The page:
Last night I drempt I was eating a really big marshmallow.

When I woke up this morning, my pillow was gone!

I won’t apologize.

In case you haven’t guessed, today I made marshmallows. Not just any marshmallows either…pumpkin marshmallows!

I’ve been feeling like delving into the candy-making world as of late. I think it might have something to do with the upcoming sugar-induced holiday, aka Halloween. You all also know of my love of pumpkin. Therefore, the obvious conclusion would be to make some kind of pumpkin flavored candy. While pumpkin truffles were an obvious choice, I opted for something a little different, since I wasn’t feeling chocolate at the time. Also, many pumpkin truffle recipes called for white chocolate to coat them. I cannot stand white chocolate. Call it blasphemy if you will, but I just don’t like the flavor. Maybe it’s because of how it’s made–basically just sugar and cocoa butter. Whatever it is, I am not a fan. Sticking to the darker version.

So, truffles out. It got me thinking, what kind of candy could I make instead? I thought about the chocolate, which led me to think about one of my favorite treats: s’mores. And what is an integral ingredient of a s’more? That’s right, the marshmallow.

The original recipe I’m about to share with you called for corn syrup. I am vehemently against corn syrup, in any form. So, I’ve substituted the corn syrup for a homemade simple syrup. It’s still sugar, but I feel better about its properties; I do realize that this recipe is pure sugar. It’s not good for you by any stretch of the imagination. Most candies aren’t. Still, I am picky about what food or ‘food’ I put in my body, and try to make the better choices when I am able to. So, that being said,  I replaced the 1 cup of corn syrup with 1 cup of sugar mixed with 1/4 cup of water. It makes a very viscous simple syrup, that behaves the same way as corn syrup.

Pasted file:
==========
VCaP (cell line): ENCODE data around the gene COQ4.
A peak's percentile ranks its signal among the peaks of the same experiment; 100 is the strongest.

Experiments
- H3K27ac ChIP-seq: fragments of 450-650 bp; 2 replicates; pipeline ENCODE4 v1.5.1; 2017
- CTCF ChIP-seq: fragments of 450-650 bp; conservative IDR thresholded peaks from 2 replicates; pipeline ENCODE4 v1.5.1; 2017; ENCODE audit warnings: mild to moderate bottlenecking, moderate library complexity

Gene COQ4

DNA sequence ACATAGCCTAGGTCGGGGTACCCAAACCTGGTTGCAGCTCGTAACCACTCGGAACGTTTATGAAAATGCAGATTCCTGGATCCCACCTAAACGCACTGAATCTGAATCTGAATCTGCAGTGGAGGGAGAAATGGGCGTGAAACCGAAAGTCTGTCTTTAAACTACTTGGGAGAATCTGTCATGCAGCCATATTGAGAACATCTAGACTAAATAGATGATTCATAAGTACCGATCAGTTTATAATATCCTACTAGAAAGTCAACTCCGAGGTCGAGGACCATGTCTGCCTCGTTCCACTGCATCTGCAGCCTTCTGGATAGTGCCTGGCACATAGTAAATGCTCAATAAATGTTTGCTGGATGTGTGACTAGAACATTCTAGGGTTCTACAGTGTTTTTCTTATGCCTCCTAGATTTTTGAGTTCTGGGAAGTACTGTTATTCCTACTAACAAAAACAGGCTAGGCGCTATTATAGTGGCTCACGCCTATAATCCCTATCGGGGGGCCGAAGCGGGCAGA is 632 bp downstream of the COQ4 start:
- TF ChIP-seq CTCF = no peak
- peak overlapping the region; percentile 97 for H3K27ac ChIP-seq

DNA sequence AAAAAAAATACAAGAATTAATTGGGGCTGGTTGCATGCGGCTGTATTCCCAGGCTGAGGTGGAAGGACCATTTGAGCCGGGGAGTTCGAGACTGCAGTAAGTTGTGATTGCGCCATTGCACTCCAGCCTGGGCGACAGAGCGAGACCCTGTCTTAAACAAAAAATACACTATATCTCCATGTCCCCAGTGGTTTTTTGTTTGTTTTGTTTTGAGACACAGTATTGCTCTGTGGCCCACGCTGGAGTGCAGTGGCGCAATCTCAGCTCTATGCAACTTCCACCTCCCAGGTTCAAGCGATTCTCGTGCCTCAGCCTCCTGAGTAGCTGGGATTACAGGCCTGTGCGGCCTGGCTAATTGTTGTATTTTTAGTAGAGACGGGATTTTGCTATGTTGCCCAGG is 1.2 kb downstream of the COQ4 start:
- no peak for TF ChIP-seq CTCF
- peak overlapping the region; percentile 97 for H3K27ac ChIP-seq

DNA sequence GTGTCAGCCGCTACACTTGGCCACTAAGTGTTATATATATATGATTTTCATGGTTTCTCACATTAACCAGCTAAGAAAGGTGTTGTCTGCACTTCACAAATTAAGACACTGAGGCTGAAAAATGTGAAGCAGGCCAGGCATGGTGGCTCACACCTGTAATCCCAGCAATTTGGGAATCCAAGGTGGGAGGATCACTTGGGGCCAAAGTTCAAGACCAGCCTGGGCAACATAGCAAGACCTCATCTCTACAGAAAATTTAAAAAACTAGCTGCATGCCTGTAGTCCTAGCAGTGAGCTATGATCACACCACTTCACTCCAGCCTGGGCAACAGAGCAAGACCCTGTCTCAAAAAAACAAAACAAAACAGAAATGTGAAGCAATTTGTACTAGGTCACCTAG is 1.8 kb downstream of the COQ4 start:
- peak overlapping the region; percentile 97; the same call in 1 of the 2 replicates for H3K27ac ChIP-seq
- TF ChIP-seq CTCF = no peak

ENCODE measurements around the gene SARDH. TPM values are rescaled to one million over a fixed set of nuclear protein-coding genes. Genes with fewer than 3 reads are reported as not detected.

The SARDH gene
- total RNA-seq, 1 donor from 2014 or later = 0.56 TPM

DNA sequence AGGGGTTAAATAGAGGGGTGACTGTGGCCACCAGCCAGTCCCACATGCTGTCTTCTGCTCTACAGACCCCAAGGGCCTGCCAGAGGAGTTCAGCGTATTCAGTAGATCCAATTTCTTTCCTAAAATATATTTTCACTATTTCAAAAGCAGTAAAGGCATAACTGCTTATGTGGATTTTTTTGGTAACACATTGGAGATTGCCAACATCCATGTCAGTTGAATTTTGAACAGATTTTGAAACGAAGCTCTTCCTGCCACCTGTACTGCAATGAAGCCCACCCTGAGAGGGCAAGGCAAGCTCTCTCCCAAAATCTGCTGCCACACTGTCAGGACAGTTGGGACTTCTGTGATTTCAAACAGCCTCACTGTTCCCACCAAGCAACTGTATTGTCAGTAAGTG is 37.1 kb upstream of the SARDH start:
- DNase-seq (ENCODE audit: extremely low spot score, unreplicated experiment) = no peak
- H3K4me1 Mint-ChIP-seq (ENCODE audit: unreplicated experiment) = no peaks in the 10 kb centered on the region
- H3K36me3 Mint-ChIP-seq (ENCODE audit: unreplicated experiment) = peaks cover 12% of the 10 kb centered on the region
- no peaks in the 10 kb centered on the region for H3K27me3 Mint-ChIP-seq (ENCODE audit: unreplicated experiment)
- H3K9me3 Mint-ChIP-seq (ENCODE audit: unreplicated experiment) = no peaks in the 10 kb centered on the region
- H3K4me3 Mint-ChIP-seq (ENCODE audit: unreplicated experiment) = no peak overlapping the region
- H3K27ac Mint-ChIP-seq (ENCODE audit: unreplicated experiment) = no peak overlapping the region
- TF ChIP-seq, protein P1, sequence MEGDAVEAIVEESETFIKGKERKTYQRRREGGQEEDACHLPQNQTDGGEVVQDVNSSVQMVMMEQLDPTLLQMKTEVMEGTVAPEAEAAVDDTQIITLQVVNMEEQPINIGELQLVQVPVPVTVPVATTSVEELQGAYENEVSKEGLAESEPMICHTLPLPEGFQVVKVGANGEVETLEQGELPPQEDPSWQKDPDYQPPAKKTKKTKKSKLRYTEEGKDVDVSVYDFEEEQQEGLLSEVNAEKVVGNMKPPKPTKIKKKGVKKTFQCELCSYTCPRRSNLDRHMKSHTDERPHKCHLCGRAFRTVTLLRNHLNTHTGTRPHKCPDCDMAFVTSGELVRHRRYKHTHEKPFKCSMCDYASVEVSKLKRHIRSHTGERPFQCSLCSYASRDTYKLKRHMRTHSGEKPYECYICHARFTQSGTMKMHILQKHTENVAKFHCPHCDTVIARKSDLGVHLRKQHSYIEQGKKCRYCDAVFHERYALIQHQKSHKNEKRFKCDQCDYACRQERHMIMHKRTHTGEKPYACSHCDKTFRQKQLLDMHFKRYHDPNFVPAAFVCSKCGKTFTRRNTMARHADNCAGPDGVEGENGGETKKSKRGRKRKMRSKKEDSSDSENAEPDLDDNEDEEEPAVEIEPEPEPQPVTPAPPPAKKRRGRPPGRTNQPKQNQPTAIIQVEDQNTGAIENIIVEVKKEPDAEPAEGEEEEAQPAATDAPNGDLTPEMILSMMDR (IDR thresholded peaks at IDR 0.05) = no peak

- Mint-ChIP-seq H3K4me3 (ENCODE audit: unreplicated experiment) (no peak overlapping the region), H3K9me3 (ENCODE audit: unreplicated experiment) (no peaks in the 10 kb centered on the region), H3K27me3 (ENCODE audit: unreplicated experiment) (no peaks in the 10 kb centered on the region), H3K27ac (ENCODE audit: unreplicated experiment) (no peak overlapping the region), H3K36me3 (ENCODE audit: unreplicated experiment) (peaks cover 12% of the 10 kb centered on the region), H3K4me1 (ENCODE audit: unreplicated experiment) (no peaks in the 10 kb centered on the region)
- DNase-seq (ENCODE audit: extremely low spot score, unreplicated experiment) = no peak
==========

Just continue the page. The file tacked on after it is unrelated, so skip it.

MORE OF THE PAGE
I also did not use food coloring to make the marshmallows a ‘pumpkin’ color. Since I used real pumpkin puree, they came out a beautiful orange all by themselves. I understand that as cooks we want our food to be aesthetically pleasing, but I see no reason to add color…I can deal with my marshmallows being a pale orange, instead of a vibrant orange.

These marshmallows are delicious. They didn’t quite get as fluffy and puffed up as store-bought marshmallows, but that’s to be expected. They tasted just like little slices of pumpkin pie without the crust. Superb.

Pumpkin Marshmallows
Adapted from


3 packages unflavored gelatin
1 cup cold water, divided
1.5 cups granulated sugar
1 cup homemade simple syrup
1/2 cup canned unsweetened pumpkin puree
1 tsp cinnamon
1 tsp ginger
1/4 tsp nutmeg
1/4 tsp allspice
1/4 cup powdered sugar
1/4 cup corn starch


1. Prepare a 9×13 pan by lining it with aluminum foil and spraying the foil with nonstick cooking spray. Mix the powdered sugar and cornstarch together in a small bowl, and sprinkle a generous dusting of this sugar/starch mixture over the entire pan. Set the pan aside. Save extra sugar/starch mixture for later use.

2. Place 1/2 cup of cold water in the bowl of a large stand mixer fitted with the whisk attachment. Sprinkle the gelatin on top and stir briefly to distribute. Let the gelatin sit and dissolve for at least 5 minutes.

3. Place the remaining 1/2 cup of water, simple syrup, and the granulated sugar in a medium saucepan over medium-high heat. Stir to dissolve the sugar, and insert a candy thermometer.

4. Allow the mixture to cook without stirring until it reaches 240 degrees on the thermometer. Brush down the sides occasionally with a wet pastry brush to avoid crystallization.


5. Once the sugar syrup reaches the proper temperature, remove it from the heat immediately. Turn the mixer to low, and slowly pour the hot syrup into the mixer bowl. Be careful, as the syrup is extremely hot.

6. Start the mixer and gradually increase the speed until it is running on high. Whip the marshmallow mixture for 10 minutes, or until it is stiff and shiny. You can tell it is done when you stop the mixer and lift up the beater, the marshmallow will slowly drip back down into the bowl in a thick, shiny stream. Think Fluff.

7. While the marshmallow is mixing, place the pumpkin puree in a small bowl and add the cinnamon, ginger, nutmeg, and allspice.

8. Using a rubber spatula, gently fold the pumpkin puree into the orange marshmallow, stirring until the candy is well-mixed and there are no streaks of pumpkin visible.

9. Pour the marshmallow into the prepared pan and smooth the top. Allow it to sit and firm up at room temperature for at least 8 hours. And see? Look at that brilliant orange?! Who needs food coloring?


10. When ready, use a butter knife, or cookie cutter, to remove the marshmallows from the pan.


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